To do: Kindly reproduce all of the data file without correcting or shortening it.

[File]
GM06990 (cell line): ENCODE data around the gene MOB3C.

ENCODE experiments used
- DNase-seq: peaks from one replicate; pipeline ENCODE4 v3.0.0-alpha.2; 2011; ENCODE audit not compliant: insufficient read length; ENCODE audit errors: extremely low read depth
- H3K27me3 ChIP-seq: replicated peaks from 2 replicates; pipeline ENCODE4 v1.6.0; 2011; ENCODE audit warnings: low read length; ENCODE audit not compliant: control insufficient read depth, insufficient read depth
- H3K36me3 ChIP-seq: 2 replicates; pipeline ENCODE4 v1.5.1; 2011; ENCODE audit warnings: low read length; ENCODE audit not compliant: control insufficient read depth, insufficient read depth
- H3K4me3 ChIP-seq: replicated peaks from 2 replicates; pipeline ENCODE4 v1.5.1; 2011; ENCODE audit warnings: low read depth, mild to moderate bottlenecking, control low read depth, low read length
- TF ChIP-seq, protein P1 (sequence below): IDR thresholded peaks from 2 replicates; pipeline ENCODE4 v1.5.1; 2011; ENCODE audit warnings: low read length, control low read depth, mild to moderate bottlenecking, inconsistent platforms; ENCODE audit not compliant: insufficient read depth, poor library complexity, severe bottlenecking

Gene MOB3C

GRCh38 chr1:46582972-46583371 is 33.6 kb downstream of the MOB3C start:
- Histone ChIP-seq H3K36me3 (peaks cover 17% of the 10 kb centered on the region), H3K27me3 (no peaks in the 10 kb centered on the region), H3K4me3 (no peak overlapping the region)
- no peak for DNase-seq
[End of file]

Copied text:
GM06990 (cell line): ENCODE data around the gene MOB3C.

ENCODE experiments used
- DNase-seq: peaks from one replicate; pipeline ENCODE4 v3.0.0-alpha.2; 2011; ENCODE audit not compliant: insufficient read length; ENCODE audit errors: extremely low read depth
- H3K27me3 ChIP-seq: replicated peaks from 2 replicates; pipeline ENCODE4 v1.6.0; 2011; ENCODE audit warnings: low read length; ENCODE audit not compliant: control insufficient read depth, insufficient read depth
- H3K36me3 ChIP-seq: 2 replicates; pipeline ENCODE4 v1.5.1; 2011; ENCODE audit warnings: low read length; ENCODE audit not compliant: control insufficient read depth, insufficient read depth
- H3K4me3 ChIP-seq: replicated peaks from 2 replicates; pipeline ENCODE4 v1.5.1; 2011; ENCODE audit warnings: low read depth, mild to moderate bottlenecking, control low read depth, low read length
- TF ChIP-seq, protein P1 (sequence below): IDR thresholded peaks from 2 replicates; pipeline ENCODE4 v1.5.1; 2011; ENCODE audit warnings: low read length, control low read depth, mild to moderate bottlenecking, inconsistent platforms; ENCODE audit not compliant: insufficient read depth, poor library complexity, severe bottlenecking

Gene MOB3C

GRCh38 chr1:46582972-46583371 is 33.6 kb downstream of the MOB3C start:
- Histone ChIP-seq H3K36me3 (peaks cover 17% of the 10 kb centered on the region), H3K27me3 (no peaks in the 10 kb centered on the region), H3K4me3 (no peak overlapping the region)
- no peak for DNase-seq